A polychrome and gilt lacquered bronze female attendant figure, Late Ming dynasty. Estimate US$ 4,000 - 6,000 (€3,500 - 5,300). Photo: Bonhams.
Dressed in a veil framing her oval face, a long sash with undercut details falling to the front of her gown and an offering cloth covering her hands as she cradles a large scroll in her left arm while standing on a low rectangular plinth finished with corner feet, the exterior surfaces showing layers of black, red and gilt lacquer. 13 3/4in (35cm) high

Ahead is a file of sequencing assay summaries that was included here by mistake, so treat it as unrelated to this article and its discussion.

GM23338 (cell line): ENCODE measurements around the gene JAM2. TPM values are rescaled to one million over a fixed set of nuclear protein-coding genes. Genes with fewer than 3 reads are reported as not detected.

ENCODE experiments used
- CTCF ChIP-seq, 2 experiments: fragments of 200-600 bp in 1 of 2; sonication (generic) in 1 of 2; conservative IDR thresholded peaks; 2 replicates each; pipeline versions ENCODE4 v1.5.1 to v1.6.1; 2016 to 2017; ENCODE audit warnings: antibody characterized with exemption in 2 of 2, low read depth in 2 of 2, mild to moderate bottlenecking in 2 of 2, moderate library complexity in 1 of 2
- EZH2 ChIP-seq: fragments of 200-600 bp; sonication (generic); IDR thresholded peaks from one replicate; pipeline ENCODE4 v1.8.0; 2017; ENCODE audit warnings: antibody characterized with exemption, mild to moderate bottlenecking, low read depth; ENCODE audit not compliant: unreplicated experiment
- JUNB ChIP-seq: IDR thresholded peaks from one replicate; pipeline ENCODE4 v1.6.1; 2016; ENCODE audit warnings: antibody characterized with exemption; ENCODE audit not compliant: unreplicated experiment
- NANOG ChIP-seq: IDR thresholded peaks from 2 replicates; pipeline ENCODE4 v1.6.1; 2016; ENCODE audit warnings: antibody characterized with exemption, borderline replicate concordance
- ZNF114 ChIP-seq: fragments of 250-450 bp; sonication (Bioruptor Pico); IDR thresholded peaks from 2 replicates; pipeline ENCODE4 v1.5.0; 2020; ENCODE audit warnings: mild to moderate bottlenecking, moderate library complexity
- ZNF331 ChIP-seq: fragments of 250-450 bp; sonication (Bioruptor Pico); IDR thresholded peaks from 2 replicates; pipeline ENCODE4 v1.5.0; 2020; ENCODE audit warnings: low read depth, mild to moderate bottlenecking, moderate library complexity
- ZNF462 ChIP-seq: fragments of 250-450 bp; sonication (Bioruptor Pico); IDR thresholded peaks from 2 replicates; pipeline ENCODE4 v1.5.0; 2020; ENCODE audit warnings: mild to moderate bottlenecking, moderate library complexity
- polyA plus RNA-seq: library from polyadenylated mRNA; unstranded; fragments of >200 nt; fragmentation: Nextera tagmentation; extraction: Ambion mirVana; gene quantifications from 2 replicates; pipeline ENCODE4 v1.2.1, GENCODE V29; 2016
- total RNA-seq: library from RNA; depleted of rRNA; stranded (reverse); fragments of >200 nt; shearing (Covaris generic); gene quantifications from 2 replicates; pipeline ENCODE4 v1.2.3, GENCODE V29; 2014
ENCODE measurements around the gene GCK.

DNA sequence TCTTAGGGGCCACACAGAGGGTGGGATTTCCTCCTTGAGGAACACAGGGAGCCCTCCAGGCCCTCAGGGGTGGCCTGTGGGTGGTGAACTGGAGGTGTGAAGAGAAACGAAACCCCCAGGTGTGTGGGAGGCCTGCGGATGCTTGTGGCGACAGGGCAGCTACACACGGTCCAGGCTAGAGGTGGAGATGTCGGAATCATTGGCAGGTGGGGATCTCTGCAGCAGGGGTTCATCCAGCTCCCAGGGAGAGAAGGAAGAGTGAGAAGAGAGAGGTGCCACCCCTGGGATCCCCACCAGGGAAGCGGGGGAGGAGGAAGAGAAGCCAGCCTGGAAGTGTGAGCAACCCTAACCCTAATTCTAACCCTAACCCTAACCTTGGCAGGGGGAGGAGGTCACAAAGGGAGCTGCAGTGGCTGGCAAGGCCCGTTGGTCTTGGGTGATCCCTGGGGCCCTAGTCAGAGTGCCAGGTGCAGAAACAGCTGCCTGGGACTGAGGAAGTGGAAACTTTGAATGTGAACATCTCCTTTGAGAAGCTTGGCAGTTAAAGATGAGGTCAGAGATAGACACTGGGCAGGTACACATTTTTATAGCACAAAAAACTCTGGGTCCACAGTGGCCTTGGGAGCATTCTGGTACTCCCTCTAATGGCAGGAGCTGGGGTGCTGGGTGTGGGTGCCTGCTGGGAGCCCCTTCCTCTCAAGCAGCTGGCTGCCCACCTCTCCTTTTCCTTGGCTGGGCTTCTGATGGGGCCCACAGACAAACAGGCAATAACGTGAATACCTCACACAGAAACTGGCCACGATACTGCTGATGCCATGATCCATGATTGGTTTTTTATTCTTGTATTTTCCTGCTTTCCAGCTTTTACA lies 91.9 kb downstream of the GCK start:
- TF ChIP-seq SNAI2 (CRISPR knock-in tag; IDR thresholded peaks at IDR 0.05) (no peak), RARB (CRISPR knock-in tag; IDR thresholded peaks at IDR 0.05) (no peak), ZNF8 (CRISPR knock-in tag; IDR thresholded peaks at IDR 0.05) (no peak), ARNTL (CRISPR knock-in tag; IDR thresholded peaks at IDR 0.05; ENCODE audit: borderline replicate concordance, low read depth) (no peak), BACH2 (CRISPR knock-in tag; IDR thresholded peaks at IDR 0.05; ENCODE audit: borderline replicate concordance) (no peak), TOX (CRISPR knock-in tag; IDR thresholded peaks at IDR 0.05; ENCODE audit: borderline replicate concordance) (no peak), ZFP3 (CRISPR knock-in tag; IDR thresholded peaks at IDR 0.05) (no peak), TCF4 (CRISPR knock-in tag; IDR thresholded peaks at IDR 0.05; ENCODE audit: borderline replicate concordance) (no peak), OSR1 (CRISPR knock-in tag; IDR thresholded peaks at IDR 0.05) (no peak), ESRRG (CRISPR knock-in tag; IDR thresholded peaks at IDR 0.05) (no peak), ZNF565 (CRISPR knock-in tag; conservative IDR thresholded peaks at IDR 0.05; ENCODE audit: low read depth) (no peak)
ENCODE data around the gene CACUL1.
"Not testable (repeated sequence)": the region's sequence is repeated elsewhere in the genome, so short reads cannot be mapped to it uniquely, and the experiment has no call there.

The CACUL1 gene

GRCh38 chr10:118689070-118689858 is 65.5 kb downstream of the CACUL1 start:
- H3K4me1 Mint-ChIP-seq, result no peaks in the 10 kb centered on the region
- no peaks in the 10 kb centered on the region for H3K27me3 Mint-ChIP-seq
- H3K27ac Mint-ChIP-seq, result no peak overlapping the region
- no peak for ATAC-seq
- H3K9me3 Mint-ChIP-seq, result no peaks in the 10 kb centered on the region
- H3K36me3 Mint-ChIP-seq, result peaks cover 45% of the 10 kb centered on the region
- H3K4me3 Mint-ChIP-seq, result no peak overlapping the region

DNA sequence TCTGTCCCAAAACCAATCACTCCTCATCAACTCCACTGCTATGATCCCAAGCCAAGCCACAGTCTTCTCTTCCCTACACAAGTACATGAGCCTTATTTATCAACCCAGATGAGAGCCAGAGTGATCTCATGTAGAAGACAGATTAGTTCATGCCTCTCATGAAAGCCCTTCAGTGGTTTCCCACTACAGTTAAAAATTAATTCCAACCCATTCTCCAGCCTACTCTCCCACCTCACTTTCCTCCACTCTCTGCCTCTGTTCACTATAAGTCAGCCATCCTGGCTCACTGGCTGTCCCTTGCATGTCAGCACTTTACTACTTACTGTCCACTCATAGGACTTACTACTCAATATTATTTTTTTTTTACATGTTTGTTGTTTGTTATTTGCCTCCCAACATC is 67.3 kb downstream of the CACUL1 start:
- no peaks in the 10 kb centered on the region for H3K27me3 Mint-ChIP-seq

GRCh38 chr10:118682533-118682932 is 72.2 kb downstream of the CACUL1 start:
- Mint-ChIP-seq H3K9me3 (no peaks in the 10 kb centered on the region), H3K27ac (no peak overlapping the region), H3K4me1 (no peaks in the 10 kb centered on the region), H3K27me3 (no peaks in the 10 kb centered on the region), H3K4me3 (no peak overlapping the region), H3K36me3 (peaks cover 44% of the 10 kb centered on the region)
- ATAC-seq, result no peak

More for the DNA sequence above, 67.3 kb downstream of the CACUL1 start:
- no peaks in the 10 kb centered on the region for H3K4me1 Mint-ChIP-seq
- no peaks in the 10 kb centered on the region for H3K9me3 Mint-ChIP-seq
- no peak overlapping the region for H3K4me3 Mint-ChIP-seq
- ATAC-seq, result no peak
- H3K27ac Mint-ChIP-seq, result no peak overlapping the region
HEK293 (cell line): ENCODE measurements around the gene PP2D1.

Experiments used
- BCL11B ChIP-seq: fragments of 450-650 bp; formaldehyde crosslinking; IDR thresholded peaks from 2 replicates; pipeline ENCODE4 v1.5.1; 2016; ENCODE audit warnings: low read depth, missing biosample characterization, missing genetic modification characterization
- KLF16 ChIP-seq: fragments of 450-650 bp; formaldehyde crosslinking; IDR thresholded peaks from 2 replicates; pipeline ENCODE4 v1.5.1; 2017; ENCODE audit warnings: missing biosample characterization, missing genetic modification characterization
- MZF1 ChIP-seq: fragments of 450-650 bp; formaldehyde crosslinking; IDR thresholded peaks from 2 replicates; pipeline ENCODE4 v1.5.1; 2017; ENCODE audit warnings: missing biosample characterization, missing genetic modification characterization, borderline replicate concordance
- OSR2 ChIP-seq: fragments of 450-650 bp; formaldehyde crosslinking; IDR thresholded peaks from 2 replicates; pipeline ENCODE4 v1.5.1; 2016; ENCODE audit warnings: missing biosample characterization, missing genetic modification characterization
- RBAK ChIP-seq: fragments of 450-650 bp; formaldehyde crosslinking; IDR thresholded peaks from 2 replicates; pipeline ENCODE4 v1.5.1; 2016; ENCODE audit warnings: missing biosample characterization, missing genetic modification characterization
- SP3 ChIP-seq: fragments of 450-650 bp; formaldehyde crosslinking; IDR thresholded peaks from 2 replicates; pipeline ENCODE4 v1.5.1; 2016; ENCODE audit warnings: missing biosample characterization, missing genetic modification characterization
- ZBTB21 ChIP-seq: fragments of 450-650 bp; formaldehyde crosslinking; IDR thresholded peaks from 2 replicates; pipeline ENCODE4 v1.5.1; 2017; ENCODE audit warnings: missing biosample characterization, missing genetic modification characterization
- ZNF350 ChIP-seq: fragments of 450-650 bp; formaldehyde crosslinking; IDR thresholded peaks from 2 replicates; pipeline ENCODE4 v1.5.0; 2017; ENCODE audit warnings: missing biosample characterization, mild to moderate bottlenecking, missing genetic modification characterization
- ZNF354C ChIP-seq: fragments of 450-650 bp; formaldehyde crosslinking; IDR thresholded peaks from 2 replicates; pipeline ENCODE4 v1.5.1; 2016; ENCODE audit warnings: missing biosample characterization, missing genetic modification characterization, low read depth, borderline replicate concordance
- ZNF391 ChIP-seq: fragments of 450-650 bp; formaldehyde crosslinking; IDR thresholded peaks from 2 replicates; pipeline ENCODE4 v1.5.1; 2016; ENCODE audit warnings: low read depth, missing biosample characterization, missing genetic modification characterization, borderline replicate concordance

Note: A bronze standing figure of the Daoist goddess Bixia yuanju, ascribed to the Southern Song dynasty, appears to be the prototype for the standing pose, as well as the pleasing oval facial type depicted in this lot: see Philip Hu, Later Chinese Bronzes the St. Louis Art Museum and Robert E. Kresko Collections, 2008, cat. no. 1, pp. 22-23 (63.5cm high). See also see the candle stand in the form of a dancer with similar face, dated as sixteenth-first half seventeenth century, discussed by Robert Mowry in China's Renaissance in Bronze: The Robert H. Clague Collection of Later Chinese Bronzes 1100-1900, 1993, cat. no. 54, pp. 214-215 (42.6cm high); and variation on the same dancing female figure in gilt bronze sold in our London rooms, sale 13740, 10 July 2006, lot 261, and dated as late Ming dynasty (41cm high).